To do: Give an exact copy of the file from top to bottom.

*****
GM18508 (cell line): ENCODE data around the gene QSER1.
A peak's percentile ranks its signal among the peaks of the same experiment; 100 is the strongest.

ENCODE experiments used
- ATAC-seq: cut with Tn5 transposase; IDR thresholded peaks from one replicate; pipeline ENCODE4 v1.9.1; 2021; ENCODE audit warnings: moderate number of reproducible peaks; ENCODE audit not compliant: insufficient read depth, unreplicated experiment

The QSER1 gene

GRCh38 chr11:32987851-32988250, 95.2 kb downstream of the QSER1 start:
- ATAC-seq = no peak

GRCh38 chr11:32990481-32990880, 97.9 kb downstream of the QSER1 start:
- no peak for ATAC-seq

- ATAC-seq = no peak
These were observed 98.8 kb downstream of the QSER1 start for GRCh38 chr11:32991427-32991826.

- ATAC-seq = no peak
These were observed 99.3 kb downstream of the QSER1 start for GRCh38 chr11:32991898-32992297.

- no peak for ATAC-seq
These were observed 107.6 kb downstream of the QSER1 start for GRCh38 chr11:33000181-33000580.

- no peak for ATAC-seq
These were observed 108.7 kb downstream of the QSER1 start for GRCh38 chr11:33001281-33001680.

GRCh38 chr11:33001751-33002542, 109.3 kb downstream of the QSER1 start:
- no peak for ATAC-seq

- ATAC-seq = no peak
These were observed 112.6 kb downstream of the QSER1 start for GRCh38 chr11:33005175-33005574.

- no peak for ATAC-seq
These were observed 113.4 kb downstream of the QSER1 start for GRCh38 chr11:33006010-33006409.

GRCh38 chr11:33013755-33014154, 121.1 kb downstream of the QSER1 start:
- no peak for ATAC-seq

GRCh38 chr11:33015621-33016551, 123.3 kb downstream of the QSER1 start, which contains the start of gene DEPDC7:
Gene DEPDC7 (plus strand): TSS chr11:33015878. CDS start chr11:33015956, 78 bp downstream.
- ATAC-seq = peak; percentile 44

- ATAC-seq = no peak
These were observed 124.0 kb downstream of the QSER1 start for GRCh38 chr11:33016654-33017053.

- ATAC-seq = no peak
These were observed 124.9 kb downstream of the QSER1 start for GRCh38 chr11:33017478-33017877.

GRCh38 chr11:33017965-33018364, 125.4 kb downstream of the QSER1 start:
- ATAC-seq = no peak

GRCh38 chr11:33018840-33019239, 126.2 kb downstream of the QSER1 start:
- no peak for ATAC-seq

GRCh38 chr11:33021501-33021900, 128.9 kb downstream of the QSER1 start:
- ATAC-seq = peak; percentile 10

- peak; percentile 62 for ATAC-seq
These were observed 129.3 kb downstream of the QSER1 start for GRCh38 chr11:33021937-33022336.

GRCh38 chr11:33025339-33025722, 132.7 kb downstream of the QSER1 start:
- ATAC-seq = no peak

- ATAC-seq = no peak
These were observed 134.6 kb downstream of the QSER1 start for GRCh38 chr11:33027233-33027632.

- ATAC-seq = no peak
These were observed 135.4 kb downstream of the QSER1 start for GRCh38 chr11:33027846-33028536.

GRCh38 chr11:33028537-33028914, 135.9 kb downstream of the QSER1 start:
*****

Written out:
GM18508 (cell line): ENCODE data around the gene QSER1.
A peak's percentile ranks its signal among the peaks of the same experiment; 100 is the strongest.

ENCODE experiments used
- ATAC-seq: cut with Tn5 transposase; IDR thresholded peaks from one replicate; pipeline ENCODE4 v1.9.1; 2021; ENCODE audit warnings: moderate number of reproducible peaks; ENCODE audit not compliant: insufficient read depth, unreplicated experiment

The QSER1 gene

GRCh38 chr11:32987851-32988250, 95.2 kb downstream of the QSER1 start:
- ATAC-seq = no peak

GRCh38 chr11:32990481-32990880, 97.9 kb downstream of the QSER1 start:
- no peak for ATAC-seq

- ATAC-seq = no peak
These were observed 98.8 kb downstream of the QSER1 start for GRCh38 chr11:32991427-32991826.

- ATAC-seq = no peak
These were observed 99.3 kb downstream of the QSER1 start for GRCh38 chr11:32991898-32992297.

- no peak for ATAC-seq
These were observed 107.6 kb downstream of the QSER1 start for GRCh38 chr11:33000181-33000580.

- no peak for ATAC-seq
These were observed 108.7 kb downstream of the QSER1 start for GRCh38 chr11:33001281-33001680.

GRCh38 chr11:33001751-33002542, 109.3 kb downstream of the QSER1 start:
- no peak for ATAC-seq

- ATAC-seq = no peak
These were observed 112.6 kb downstream of the QSER1 start for GRCh38 chr11:33005175-33005574.

- no peak for ATAC-seq
These were observed 113.4 kb downstream of the QSER1 start for GRCh38 chr11:33006010-33006409.

GRCh38 chr11:33013755-33014154, 121.1 kb downstream of the QSER1 start:
- no peak for ATAC-seq

GRCh38 chr11:33015621-33016551, 123.3 kb downstream of the QSER1 start, which contains the start of gene DEPDC7:
Gene DEPDC7 (plus strand): TSS chr11:33015878. CDS start chr11:33015956, 78 bp downstream.
- ATAC-seq = peak; percentile 44

- ATAC-seq = no peak
These were observed 124.0 kb downstream of the QSER1 start for GRCh38 chr11:33016654-33017053.

- ATAC-seq = no peak
These were observed 124.9 kb downstream of the QSER1 start for GRCh38 chr11:33017478-33017877.

GRCh38 chr11:33017965-33018364, 125.4 kb downstream of the QSER1 start:
- ATAC-seq = no peak

GRCh38 chr11:33018840-33019239, 126.2 kb downstream of the QSER1 start:
- no peak for ATAC-seq

GRCh38 chr11:33021501-33021900, 128.9 kb downstream of the QSER1 start:
- ATAC-seq = peak; percentile 10

- peak; percentile 62 for ATAC-seq
These were observed 129.3 kb downstream of the QSER1 start for GRCh38 chr11:33021937-33022336.

GRCh38 chr11:33025339-33025722, 132.7 kb downstream of the QSER1 start:
- ATAC-seq = no peak

- ATAC-seq = no peak
These were observed 134.6 kb downstream of the QSER1 start for GRCh38 chr11:33027233-33027632.

- ATAC-seq = no peak
These were observed 135.4 kb downstream of the QSER1 start for GRCh38 chr11:33027846-33028536.

GRCh38 chr11:33028537-33028914, 135.9 kb downstream of the QSER1 start: